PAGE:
Nicola and Sarah talk about why they’ve decided to move to Stoupa in Greece for 6 months in this video recorded live on their Facebook page. Like the Swagger And Soul Facebook page to be notified when they’re next on air!
Here’s the transcription:
Nicola: Hi everybody it’s Nicola Cairncross here and
Sarah: Sarah Cairncross (I am allowed to say my name!)
Nicola: You are indeed yes, you are indeed. What we’d like to do today is just explain what’s happening to us and how it’s come to be in the form of an introduction to Swagger and Soul which is a website, a podcast and it’s going to be a book one day. So Sarah, do you want to take over from here and just start talking about how it all came to be?
Sarah: I just want to explain we are in fact sisters
Nicola: Yeah, if you hadn’t guessed just in case you wondered. I’m the older one, you wouldn’t have known that though would you.
Sarah: Basically I’ve been house and pet sitting for the past.. what is it now? Since 2012 actually and I was on a sit locally and I just thought, do you know what, I’d really quite like to go somewhere for like six months or so and settle in one place for a while so I started looking at house sits for six months or longer and quite a few were coming up in the south of France they were beautiful I must say, and I was chatting to Nicola about it and you said well you might be
up for an adventure too, didn’t you?
Nicola: Yes because I live in Shoreham-by-Sea at the moment and you come and stay with me and we’re renting off our other sister and I’ve lost a friend called Steve just recently and I think I need a change of scene because it’s been six months now and I’m getting…
It’s been a summer in the UK and the summer has definitely helped a bit – being able to come out and sit in the garden under the olive tree but winter is coming now and I know that it’s going to get more and more challenging to be on my own in the house in the rain because I work from home as well, so I don’t see many people during the week and I just thought, yeah I really need a change of scene.
I don’t know how I’m going to put my life together now after Steve’s gone and the kids are all grown up so they’re off doing their own thing so it’s really a big turning point in my life. And so when Sarah said do you want to come and stay somewhere in the South of France with me I thought, well that sounds good and we sort of looked at a few places didn’t we?
Nicola: So what were we looking at? There was that one where they wanted you to shoot rodents [laughing]
Sarah: I did laugh because Nicola went on a road trip across America.
Nicola: That’s right.
Sarah: And you got to practice
your firearm skills didn’t you.
Nicola: Well I’d only ever shot a gun once before but I went to a range with a bunch of my mates who I was driving across across America with. I turned out to be a crack shot. So when this is house sit came up in the South France and one of the requirements was you have to be willing to learn to use a shotgun to shoot these big river rodents… So yes I quite liked the sound of that one.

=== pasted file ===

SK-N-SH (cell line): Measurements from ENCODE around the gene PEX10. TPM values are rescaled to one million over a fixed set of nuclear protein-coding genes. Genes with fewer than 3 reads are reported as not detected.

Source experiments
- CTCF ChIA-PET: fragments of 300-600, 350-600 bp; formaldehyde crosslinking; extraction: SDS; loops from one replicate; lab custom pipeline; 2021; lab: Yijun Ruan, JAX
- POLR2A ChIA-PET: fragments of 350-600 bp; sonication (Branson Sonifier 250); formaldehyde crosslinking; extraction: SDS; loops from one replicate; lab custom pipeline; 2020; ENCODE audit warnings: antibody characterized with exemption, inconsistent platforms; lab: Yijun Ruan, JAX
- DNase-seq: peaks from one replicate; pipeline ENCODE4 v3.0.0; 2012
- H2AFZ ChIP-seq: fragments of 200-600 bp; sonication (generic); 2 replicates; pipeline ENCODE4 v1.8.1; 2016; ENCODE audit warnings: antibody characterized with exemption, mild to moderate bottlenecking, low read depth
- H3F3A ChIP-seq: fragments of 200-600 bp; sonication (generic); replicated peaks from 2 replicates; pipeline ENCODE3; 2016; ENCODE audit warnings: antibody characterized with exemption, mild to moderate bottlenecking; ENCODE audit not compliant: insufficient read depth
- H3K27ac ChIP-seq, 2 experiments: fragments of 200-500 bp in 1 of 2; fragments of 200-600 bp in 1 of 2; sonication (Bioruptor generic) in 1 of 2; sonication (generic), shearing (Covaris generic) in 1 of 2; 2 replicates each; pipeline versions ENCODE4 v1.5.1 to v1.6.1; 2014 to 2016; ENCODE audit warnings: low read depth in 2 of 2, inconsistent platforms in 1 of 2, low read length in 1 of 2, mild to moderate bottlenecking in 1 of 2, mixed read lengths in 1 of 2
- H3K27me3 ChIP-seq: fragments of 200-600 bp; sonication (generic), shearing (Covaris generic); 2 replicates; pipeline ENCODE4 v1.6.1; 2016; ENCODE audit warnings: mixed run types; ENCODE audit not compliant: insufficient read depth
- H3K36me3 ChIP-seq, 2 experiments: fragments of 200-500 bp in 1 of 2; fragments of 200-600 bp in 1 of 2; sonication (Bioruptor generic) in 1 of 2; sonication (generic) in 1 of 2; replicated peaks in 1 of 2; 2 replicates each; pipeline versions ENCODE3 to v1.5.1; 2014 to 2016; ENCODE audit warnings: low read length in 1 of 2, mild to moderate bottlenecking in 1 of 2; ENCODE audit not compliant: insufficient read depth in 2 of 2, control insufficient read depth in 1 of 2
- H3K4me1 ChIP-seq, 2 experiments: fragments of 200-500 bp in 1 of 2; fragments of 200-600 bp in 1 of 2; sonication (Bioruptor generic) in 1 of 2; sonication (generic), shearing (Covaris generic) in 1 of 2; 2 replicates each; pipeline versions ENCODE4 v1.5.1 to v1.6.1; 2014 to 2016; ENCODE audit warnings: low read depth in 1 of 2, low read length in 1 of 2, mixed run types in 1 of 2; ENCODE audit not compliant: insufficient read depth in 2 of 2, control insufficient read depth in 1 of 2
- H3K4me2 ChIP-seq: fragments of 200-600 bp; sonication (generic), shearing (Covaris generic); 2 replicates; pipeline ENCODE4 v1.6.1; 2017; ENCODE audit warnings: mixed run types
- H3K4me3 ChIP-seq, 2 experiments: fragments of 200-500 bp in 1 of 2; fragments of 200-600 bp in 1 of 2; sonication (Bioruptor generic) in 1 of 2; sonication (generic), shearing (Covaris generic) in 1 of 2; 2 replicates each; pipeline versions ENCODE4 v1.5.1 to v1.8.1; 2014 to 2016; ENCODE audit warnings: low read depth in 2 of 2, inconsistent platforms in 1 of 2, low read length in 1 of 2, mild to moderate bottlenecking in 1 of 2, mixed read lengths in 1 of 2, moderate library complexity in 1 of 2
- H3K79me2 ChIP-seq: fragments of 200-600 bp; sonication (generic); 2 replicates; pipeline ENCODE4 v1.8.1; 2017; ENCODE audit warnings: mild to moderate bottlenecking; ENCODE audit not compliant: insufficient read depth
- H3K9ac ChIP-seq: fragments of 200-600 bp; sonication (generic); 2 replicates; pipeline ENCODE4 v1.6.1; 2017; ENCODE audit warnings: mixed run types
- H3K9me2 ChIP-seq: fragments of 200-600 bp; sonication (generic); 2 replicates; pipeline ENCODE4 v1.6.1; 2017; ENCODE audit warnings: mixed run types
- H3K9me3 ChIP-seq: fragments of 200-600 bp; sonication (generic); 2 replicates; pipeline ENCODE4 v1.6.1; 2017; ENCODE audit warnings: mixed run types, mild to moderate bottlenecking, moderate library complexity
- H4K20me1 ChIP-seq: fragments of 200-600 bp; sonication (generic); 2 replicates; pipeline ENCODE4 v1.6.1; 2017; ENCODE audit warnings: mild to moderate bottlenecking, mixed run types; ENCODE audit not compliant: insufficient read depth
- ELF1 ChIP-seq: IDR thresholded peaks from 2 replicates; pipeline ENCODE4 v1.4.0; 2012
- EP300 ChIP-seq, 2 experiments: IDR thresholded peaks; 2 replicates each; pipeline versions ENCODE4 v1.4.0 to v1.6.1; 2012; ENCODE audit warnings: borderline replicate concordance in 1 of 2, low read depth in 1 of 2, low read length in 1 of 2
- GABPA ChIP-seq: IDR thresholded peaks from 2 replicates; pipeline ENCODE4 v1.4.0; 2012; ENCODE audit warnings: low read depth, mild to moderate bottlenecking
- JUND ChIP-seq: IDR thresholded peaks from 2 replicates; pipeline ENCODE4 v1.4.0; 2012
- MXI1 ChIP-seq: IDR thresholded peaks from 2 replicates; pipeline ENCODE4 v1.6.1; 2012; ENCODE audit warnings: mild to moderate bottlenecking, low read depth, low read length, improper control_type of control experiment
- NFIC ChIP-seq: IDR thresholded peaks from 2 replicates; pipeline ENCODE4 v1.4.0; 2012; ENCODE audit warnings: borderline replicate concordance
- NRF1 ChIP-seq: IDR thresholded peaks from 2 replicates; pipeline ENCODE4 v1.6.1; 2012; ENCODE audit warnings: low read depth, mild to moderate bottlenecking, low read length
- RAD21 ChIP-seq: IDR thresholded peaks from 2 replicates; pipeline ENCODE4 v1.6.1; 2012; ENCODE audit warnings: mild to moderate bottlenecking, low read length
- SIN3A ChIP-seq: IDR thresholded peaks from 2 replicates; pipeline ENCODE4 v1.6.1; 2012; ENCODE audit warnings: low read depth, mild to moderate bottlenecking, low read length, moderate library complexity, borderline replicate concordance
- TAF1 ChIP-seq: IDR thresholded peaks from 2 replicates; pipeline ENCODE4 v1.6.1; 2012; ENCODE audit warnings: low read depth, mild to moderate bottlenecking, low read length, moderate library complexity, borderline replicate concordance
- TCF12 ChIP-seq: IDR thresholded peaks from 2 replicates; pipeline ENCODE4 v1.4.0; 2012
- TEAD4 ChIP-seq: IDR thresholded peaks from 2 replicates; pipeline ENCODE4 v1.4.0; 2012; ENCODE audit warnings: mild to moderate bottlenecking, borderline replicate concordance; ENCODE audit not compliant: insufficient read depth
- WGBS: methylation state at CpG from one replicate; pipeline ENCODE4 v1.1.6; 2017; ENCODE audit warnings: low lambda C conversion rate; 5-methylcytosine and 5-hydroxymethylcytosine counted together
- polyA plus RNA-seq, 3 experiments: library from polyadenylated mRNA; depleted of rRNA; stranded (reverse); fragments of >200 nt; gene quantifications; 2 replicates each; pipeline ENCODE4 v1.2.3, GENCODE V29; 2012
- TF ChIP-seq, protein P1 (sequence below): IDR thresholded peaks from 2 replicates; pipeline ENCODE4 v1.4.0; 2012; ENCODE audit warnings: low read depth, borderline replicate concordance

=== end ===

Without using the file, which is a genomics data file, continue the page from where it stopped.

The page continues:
But then we sort of thought about it in a bit more detail and yeah you know while France is nice, in the summer particularly, unless you go to the south of France it’s not much sunnier than being in the UK so if I’m going to uproot myself and and pack the house up and you know, just generally change my life, I don’t want to go somewhere where it’s just as miserable and rainy and horrible as England but with nobody around that you know. It just seems like, seems completely pointless.
So then we started thinking about where else and my friend Yvonne, who actually is my cleaning lady, she bought a house in a place called Stoupa in the Peloponnese which we love. I love that place, I’ve been going there for years it was me that told her about Stoupa and she actually ended up buying property there with her friend Noreen and I was thinking, I wonder if they’ll be using it much over the winter and it turned out they weren’t planning to, they were planning to just close it up for six months. So then we had the idea to talk to Yvonne. Yvonne talked to Noreen…
Sarah: No, Nicola. Nicola says ‘we’ a lot – it’s a bit like the Royal ‘we’. Yes Nicola took it on herself to…
Sarah: You got all excited without me even knowing anything yet really.
Nicola: Well I didn’t really because I wasn’t.. excited is not the right word because it’s a big step. It’s a huge step. And I’m actually a bit.. you know at that stage I was a bit worried about it and afraid, generally. So you know I’m just.. I’m a great believer in feel the fear and do it anyway and just see what happens.
So what I did was I emailed a friend who lives in the village and she works with a guy called Elias who owns Pefko Taverna – anyone who has been to Stoupa will know Elias and Pefko – and he’s got lots of properties but the problem with his properties are they’re very much geared towards summer lets and I have stayed in one of his houses before, and out season and it’s quite bare only because you know in the summer, when everything’s hot, you don’t need as much stuff. But Yvonne’s house is furnished as a home which will be a lot cozier for a longer term stay.